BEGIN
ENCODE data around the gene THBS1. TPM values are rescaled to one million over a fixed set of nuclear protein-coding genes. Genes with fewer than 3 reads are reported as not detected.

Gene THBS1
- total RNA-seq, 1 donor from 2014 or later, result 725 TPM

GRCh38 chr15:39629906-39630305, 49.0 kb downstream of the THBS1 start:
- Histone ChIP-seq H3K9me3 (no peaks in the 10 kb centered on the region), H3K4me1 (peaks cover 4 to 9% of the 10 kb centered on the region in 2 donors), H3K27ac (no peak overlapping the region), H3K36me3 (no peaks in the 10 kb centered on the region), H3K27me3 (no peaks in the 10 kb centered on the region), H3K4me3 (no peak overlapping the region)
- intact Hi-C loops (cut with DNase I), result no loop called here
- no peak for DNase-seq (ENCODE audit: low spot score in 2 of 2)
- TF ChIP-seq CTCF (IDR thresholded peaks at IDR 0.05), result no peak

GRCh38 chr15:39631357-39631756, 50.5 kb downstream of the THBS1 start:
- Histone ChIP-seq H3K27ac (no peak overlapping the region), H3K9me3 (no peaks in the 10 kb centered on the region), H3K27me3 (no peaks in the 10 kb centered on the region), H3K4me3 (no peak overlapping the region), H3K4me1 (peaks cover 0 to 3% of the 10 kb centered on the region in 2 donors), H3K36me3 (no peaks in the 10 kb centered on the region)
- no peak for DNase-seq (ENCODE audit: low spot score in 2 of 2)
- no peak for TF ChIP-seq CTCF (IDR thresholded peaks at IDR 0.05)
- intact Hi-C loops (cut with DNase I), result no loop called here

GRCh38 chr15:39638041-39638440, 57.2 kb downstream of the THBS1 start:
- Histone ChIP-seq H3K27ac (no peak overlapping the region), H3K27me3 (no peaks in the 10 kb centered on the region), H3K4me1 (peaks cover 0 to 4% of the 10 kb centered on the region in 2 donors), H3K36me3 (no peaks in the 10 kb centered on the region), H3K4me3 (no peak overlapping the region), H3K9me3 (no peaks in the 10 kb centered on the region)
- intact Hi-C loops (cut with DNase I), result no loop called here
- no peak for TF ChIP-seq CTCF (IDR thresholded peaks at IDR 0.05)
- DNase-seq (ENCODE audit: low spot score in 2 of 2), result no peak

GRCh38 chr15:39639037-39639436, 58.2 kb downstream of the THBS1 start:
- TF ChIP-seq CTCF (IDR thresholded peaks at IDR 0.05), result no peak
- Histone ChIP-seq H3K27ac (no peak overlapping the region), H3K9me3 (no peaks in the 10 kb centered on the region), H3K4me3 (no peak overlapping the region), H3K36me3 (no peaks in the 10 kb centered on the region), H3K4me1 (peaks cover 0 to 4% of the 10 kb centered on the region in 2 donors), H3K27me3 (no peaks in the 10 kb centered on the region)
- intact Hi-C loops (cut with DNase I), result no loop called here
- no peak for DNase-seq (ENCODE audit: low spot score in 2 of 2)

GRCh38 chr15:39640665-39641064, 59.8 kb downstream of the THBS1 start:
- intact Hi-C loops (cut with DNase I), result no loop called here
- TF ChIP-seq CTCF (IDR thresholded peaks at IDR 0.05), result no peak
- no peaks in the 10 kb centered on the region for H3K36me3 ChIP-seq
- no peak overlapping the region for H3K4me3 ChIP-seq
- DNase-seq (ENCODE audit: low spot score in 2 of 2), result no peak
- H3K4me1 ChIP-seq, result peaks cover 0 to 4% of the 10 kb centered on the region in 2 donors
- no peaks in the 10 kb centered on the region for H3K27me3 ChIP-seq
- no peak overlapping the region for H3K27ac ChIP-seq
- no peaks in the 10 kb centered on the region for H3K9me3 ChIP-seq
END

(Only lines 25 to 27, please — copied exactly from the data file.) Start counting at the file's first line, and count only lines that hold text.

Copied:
- intact Hi-C loops (cut with DNase I), result no loop called here
- TF ChIP-seq CTCF (IDR thresholded peaks at IDR 0.05), result no peak
- no peaks in the 10 kb centered on the region for H3K36me3 ChIP-seq